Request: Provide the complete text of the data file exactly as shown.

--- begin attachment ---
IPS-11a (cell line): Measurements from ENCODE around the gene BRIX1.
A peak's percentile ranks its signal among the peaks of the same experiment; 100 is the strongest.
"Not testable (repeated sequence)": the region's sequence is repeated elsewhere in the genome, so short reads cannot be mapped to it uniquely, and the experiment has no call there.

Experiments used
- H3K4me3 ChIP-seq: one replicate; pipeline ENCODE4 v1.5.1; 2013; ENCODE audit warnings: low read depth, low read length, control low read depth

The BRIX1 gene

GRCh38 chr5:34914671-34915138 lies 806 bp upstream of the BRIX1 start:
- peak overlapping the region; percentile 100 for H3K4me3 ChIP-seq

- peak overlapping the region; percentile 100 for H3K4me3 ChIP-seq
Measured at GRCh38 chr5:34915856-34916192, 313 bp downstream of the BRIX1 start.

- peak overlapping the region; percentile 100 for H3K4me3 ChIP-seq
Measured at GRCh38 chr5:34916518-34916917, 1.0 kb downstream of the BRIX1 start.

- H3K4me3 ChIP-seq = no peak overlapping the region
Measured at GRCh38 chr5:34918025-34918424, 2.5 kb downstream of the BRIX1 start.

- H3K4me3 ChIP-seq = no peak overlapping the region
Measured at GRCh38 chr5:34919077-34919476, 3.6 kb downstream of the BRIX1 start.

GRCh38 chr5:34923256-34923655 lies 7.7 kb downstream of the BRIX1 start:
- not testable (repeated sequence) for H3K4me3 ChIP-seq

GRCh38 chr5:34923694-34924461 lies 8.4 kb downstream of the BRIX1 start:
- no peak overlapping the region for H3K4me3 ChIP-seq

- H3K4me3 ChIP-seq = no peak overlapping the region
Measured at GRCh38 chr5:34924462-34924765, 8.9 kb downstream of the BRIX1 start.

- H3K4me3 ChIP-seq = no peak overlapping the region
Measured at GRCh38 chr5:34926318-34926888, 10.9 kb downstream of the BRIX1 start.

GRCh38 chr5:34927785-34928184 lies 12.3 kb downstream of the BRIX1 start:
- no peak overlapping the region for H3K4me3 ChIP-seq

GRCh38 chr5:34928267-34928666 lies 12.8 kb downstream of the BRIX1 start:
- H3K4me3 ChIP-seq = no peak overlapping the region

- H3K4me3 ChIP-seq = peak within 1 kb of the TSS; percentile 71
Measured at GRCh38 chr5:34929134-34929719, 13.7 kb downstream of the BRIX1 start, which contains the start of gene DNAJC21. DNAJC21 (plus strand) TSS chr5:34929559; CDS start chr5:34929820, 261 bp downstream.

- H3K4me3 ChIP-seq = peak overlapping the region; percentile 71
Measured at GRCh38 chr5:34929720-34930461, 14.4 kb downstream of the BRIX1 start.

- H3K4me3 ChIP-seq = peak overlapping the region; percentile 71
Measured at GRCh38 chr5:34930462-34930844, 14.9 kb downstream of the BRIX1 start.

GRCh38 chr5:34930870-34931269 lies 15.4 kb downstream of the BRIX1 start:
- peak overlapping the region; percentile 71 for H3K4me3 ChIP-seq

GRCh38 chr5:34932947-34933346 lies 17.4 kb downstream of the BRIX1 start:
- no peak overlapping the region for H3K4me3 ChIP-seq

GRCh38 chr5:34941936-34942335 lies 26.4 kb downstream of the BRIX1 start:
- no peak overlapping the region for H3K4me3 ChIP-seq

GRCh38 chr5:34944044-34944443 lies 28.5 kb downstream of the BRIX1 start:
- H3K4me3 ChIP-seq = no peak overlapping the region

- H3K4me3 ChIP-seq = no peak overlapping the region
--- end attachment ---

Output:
IPS-11a (cell line): Measurements from ENCODE around the gene BRIX1.
A peak's percentile ranks its signal among the peaks of the same experiment; 100 is the strongest.
"Not testable (repeated sequence)": the region's sequence is repeated elsewhere in the genome, so short reads cannot be mapped to it uniquely, and the experiment has no call there.

Experiments used
- H3K4me3 ChIP-seq: one replicate; pipeline ENCODE4 v1.5.1; 2013; ENCODE audit warnings: low read depth, low read length, control low read depth

The BRIX1 gene

GRCh38 chr5:34914671-34915138 lies 806 bp upstream of the BRIX1 start:
- peak overlapping the region; percentile 100 for H3K4me3 ChIP-seq

- peak overlapping the region; percentile 100 for H3K4me3 ChIP-seq
Measured at GRCh38 chr5:34915856-34916192, 313 bp downstream of the BRIX1 start.

- peak overlapping the region; percentile 100 for H3K4me3 ChIP-seq
Measured at GRCh38 chr5:34916518-34916917, 1.0 kb downstream of the BRIX1 start.

- H3K4me3 ChIP-seq = no peak overlapping the region
Measured at GRCh38 chr5:34918025-34918424, 2.5 kb downstream of the BRIX1 start.

- H3K4me3 ChIP-seq = no peak overlapping the region
Measured at GRCh38 chr5:34919077-34919476, 3.6 kb downstream of the BRIX1 start.

GRCh38 chr5:34923256-34923655 lies 7.7 kb downstream of the BRIX1 start:
- not testable (repeated sequence) for H3K4me3 ChIP-seq

GRCh38 chr5:34923694-34924461 lies 8.4 kb downstream of the BRIX1 start:
- no peak overlapping the region for H3K4me3 ChIP-seq

- H3K4me3 ChIP-seq = no peak overlapping the region
Measured at GRCh38 chr5:34924462-34924765, 8.9 kb downstream of the BRIX1 start.

- H3K4me3 ChIP-seq = no peak overlapping the region
Measured at GRCh38 chr5:34926318-34926888, 10.9 kb downstream of the BRIX1 start.

GRCh38 chr5:34927785-34928184 lies 12.3 kb downstream of the BRIX1 start:
- no peak overlapping the region for H3K4me3 ChIP-seq

GRCh38 chr5:34928267-34928666 lies 12.8 kb downstream of the BRIX1 start:
- H3K4me3 ChIP-seq = no peak overlapping the region

- H3K4me3 ChIP-seq = peak within 1 kb of the TSS; percentile 71
Measured at GRCh38 chr5:34929134-34929719, 13.7 kb downstream of the BRIX1 start, which contains the start of gene DNAJC21. DNAJC21 (plus strand) TSS chr5:34929559; CDS start chr5:34929820, 261 bp downstream.

- H3K4me3 ChIP-seq = peak overlapping the region; percentile 71
Measured at GRCh38 chr5:34929720-34930461, 14.4 kb downstream of the BRIX1 start.

- H3K4me3 ChIP-seq = peak overlapping the region; percentile 71
Measured at GRCh38 chr5:34930462-34930844, 14.9 kb downstream of the BRIX1 start.

GRCh38 chr5:34930870-34931269 lies 15.4 kb downstream of the BRIX1 start:
- peak overlapping the region; percentile 71 for H3K4me3 ChIP-seq

GRCh38 chr5:34932947-34933346 lies 17.4 kb downstream of the BRIX1 start:
- no peak overlapping the region for H3K4me3 ChIP-seq

GRCh38 chr5:34941936-34942335 lies 26.4 kb downstream of the BRIX1 start:
- no peak overlapping the region for H3K4me3 ChIP-seq

GRCh38 chr5:34944044-34944443 lies 28.5 kb downstream of the BRIX1 start:
- H3K4me3 ChIP-seq = no peak overlapping the region

- H3K4me3 ChIP-seq = no peak overlapping the region